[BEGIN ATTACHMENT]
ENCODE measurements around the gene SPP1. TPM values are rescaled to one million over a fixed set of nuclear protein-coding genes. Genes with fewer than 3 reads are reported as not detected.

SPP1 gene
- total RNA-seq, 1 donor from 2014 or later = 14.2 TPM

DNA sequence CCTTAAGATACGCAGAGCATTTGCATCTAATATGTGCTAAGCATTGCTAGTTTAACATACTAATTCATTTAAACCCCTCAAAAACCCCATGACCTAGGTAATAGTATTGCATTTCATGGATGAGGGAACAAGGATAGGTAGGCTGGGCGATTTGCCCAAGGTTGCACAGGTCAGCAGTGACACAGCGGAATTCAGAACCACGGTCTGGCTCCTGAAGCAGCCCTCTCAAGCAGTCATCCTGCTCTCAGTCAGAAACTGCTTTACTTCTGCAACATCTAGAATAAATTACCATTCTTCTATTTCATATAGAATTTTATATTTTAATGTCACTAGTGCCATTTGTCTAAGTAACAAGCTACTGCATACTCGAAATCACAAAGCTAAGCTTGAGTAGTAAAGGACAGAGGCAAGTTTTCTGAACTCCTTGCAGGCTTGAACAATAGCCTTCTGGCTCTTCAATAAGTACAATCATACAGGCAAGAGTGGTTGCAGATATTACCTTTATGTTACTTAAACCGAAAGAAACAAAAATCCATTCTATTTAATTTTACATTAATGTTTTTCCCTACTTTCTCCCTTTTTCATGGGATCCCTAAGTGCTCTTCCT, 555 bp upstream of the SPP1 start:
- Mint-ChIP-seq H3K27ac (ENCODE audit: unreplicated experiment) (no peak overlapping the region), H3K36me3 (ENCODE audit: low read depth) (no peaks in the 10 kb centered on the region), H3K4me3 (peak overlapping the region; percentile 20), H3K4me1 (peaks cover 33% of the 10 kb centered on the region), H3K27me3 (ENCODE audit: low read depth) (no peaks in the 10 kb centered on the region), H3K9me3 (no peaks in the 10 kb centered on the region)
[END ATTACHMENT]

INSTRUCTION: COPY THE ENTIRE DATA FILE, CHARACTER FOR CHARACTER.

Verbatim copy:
ENCODE measurements around the gene SPP1. TPM values are rescaled to one million over a fixed set of nuclear protein-coding genes. Genes with fewer than 3 reads are reported as not detected.

SPP1 gene
- total RNA-seq, 1 donor from 2014 or later = 14.2 TPM

DNA sequence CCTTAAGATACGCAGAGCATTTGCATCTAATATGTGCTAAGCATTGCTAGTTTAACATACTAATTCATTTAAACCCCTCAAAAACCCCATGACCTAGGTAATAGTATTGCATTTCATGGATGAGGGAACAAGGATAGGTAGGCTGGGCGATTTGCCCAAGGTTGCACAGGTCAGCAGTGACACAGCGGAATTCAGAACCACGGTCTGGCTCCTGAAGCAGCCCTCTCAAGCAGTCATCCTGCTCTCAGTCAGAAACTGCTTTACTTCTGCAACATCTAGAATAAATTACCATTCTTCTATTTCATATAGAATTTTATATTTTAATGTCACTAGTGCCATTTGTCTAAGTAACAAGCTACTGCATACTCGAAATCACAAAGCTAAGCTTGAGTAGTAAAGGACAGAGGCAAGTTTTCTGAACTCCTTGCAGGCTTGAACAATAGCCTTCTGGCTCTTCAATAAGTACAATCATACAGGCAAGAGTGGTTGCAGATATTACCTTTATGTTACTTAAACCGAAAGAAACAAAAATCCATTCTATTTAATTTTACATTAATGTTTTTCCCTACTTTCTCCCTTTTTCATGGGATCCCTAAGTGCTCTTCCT, 555 bp upstream of the SPP1 start:
- Mint-ChIP-seq H3K27ac (ENCODE audit: unreplicated experiment) (no peak overlapping the region), H3K36me3 (ENCODE audit: low read depth) (no peaks in the 10 kb centered on the region), H3K4me3 (peak overlapping the region; percentile 20), H3K4me1 (peaks cover 33% of the 10 kb centered on the region), H3K27me3 (ENCODE audit: low read depth) (no peaks in the 10 kb centered on the region), H3K9me3 (no peaks in the 10 kb centered on the region)